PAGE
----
Even more so than in Gray Matter the puzzles are totally logical, which means you are never looking for the dead bird you found in the victim's refrigerator to combine with gum and a pen in order to create the necessary tool to crack a safe. That being said, it is also true that some puzzles are not particularly credible either, such as when Erica has to sneak into her boss' office in front of the whole department. Should you get stuck anyway, hints are always just a text message away thanks to Erica's dad, and though they are sometimes a bit misleading we think it's a nice idea. Another welcome feature is the speed that you can write down notes in-game using Erica's cell phone – a good way to avoid some backtracking when you forget something. It is also possible to make all the interactive elements appear so you don't need to go on a frustrating pixel hunt. All the rest is pretty standard and works well, which is yet another proof that the genre can still be interesting to play these days.
Just like we said earlier, Cognition's voice acting is pretty solid overall and perfectly in keeping with the mature tone of the story. Some secondary characters are maybe a bit less convincing than the main protagonist, but the multiple dialogues in the game never suffer as a result. Although the plot revolves around very dark events there is some comic relief in the form of some of Erica's encounters. Nothing like what can be found in Monkey Island, of course; otherwise they would have had a hard time calling it a thriller. Because Erica is an endearing character there is really an incentive to keep playing to find out what is going to happen next. Phoenix Online Studios decided to mix 2D (for the background environments) and 3D (characters and some other elements at times) and they've done it quite well, though not everything is perfect. The facial expressions are lacking and, in a game where there is so much dialogue, this is a bit of a disappointment. Just imagine what the game could have been like if they had used performance capture. On the other hand, the decision to make 2D comic book style cut-scenes is a definite win.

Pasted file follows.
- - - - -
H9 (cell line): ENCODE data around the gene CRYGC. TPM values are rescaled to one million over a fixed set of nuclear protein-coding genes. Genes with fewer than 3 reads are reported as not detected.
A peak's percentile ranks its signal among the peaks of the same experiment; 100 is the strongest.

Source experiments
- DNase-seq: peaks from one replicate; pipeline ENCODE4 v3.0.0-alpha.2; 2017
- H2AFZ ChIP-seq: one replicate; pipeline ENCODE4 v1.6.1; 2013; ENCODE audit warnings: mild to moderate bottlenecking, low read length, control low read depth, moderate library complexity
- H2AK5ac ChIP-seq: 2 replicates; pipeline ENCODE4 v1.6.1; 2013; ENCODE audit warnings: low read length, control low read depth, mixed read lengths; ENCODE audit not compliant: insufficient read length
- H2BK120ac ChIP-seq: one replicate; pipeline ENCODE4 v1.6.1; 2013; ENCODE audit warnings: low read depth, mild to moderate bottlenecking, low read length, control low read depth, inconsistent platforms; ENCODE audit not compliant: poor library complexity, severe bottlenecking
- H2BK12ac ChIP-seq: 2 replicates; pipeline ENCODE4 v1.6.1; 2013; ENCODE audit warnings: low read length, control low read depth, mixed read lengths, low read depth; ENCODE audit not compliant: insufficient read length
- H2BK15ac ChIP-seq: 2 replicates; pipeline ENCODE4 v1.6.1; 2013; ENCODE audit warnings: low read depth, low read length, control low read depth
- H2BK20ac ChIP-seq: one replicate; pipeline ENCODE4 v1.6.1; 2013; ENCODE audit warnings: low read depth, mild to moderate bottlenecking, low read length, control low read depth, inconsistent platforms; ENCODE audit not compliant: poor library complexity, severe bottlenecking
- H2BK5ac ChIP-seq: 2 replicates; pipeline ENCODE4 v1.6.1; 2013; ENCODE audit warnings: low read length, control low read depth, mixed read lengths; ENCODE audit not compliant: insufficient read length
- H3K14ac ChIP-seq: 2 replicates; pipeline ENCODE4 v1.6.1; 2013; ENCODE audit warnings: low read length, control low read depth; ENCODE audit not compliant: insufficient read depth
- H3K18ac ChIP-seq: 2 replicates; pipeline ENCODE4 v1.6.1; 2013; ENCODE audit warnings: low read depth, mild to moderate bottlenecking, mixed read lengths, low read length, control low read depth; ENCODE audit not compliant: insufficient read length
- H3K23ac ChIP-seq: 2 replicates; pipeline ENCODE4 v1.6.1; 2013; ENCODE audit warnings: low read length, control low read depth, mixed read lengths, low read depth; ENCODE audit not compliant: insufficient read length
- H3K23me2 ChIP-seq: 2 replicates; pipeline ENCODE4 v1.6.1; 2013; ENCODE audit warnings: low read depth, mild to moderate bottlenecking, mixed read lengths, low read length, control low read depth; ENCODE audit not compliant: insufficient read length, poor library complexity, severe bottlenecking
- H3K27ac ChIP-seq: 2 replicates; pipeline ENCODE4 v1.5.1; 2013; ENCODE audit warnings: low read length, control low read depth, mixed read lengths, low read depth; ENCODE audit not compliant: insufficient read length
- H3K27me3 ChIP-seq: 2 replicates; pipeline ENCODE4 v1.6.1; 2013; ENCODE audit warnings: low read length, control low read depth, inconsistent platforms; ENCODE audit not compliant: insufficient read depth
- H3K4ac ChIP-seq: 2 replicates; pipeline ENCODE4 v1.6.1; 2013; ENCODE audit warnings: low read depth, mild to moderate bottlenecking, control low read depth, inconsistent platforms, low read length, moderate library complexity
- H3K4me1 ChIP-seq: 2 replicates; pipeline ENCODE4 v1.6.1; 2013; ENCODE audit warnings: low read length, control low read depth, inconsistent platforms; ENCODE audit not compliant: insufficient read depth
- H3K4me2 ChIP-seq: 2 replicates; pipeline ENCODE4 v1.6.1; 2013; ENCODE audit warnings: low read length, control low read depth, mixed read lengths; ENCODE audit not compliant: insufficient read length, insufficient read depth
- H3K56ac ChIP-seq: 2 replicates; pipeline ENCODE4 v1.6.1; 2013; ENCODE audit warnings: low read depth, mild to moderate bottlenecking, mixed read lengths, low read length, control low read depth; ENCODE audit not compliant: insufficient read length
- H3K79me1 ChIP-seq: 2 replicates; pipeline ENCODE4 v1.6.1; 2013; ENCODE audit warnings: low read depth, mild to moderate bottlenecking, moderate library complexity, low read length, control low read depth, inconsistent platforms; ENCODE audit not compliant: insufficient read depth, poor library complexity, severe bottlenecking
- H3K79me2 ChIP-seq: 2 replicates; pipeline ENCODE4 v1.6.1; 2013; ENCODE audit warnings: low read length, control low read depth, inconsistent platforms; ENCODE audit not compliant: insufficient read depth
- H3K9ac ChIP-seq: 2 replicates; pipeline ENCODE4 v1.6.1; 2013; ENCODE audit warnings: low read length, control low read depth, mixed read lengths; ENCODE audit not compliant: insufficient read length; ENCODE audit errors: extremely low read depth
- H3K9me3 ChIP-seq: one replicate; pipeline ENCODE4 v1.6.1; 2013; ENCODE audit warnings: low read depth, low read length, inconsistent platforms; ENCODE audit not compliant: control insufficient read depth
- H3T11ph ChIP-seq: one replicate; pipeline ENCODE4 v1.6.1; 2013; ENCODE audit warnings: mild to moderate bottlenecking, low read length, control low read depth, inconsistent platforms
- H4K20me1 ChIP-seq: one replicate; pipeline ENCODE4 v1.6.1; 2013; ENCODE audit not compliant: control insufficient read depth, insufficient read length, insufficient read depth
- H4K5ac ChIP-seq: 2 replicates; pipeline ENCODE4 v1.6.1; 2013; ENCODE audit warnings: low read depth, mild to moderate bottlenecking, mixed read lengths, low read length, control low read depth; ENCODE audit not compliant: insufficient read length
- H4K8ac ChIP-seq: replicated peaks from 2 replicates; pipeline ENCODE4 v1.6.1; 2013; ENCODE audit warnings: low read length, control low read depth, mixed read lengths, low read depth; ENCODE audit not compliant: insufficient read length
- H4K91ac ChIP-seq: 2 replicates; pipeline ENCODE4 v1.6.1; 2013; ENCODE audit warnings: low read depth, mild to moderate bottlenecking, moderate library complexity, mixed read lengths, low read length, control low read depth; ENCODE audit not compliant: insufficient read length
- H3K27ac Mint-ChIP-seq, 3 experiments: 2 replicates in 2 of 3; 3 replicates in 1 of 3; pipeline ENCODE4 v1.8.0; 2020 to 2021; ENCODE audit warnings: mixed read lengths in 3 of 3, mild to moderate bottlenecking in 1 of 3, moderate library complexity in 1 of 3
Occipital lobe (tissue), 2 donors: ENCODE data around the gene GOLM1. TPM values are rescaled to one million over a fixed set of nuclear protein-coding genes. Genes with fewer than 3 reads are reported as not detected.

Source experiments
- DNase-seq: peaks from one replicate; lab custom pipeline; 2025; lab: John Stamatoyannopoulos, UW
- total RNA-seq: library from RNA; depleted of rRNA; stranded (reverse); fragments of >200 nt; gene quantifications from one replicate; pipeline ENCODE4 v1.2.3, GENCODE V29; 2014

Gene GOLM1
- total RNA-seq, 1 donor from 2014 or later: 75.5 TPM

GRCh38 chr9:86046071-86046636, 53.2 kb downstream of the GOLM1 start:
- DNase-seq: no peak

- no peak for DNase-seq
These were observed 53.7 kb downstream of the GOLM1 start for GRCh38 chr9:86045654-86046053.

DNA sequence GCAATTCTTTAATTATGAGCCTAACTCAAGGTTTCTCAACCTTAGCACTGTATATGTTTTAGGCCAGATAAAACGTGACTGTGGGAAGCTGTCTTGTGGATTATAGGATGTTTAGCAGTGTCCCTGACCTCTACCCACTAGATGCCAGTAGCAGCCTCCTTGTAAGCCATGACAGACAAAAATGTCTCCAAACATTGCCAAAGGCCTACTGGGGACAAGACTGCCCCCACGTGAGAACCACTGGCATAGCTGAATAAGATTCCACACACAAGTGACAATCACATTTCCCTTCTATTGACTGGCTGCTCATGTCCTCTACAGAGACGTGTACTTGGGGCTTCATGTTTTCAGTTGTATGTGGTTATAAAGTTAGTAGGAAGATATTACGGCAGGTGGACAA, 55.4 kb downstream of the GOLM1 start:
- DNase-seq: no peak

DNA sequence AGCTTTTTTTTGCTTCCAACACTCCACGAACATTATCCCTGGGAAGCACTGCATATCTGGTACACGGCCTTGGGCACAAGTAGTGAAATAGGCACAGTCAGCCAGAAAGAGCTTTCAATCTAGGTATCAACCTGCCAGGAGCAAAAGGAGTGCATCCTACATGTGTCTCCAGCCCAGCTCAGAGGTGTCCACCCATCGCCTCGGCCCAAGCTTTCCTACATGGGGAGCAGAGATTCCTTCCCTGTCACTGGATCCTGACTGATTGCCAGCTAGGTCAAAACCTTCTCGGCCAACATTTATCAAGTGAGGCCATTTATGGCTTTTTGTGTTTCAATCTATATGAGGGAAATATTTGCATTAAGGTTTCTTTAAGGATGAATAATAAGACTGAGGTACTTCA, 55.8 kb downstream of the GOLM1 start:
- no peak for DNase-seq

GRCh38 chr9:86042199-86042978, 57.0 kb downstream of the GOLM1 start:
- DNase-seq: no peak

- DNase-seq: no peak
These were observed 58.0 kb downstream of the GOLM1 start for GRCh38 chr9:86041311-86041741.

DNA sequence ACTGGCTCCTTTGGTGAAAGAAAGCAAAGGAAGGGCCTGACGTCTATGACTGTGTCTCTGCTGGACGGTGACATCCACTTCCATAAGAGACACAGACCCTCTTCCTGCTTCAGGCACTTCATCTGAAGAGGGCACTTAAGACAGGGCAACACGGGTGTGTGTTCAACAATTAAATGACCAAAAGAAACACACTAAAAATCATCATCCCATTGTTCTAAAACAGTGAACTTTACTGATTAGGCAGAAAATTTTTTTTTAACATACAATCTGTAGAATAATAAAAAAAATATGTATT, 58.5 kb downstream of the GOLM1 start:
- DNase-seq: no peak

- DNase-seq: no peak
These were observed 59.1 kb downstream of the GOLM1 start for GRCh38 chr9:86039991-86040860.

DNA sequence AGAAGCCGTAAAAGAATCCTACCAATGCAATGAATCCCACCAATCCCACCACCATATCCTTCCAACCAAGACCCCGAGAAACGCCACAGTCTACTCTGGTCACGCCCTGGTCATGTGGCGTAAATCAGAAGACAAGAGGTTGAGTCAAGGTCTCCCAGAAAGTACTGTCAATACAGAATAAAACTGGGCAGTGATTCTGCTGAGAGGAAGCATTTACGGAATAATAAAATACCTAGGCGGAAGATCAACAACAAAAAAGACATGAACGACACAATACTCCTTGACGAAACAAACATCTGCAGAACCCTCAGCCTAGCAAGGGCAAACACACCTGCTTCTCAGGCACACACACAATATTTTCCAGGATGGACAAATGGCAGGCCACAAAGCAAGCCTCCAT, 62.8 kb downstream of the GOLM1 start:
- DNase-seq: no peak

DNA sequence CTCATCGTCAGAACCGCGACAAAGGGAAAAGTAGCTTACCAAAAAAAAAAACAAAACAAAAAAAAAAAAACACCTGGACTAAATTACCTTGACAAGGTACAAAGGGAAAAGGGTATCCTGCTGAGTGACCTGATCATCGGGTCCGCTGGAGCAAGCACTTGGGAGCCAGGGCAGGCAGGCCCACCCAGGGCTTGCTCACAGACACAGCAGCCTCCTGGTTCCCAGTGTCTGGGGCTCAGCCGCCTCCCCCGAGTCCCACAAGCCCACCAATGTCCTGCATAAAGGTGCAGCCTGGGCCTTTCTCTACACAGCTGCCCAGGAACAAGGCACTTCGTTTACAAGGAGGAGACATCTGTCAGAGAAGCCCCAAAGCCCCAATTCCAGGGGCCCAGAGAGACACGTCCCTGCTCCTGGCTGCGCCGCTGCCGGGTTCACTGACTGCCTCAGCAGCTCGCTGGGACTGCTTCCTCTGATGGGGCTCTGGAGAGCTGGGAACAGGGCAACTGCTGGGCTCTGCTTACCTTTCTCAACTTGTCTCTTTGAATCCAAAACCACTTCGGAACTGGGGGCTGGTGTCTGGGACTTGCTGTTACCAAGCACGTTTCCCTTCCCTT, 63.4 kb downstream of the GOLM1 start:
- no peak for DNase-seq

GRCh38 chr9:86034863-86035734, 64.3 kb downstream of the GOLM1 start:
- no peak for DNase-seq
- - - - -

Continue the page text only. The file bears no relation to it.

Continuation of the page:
The game's environments show a solid artistic direction, with some of them looking like real paintings. The downside is that, as is usually the case in point and clicks, the scenery is too static, lacking in background animations to make the game livelier. Some of the landscapes are still very atmospheric but it would have been nice to see a bit more life in each of them – although, perhaps not in the cemetery. Such choice may also be explained by the fact that Cognition was also thought to run on a great range of computers, so they probably couldn't afford to add too many details. There is also no denying that the absence of animations in the game’s environments participates in the title's particular atmosphere; an atmosphere supported by Austin Haynes' excellent soundtrack, by the way. He was already responsible for the music of The Silver Lining, Phoenix Online Studios' first free project (a tribute to the King's Quest series). Because of that, we tend to be more forgiving when it comes to the few bugs we encountered, and the sometimes awkward integration of 3D objects and 2D backgrounds. There are also times when you have to wait until the character accepts to obey your command because the game is still loading. Talking about loading issues, it's also odd that they decided to use a circular cursor, reminiscent of Windows 7's, as it sometimes feels like you're working on your desktop instead of playing a video game.
With its 5 to 6 hours of playthrough, the first episode of Cognition is quite an engaging preamble. The writing being mature and the main character endearing, it really makes you want to see how it ends up, even though some slower sequences might not be to everyone's liking. The final cliff-hanger of this first part should leave you asking for more, but if you would like to try the game yourself before making any decision, just check out Cognition's official website. Finally, if you wish to see the game on Steam one day, you can support it by voting for it on Steam Greenlight.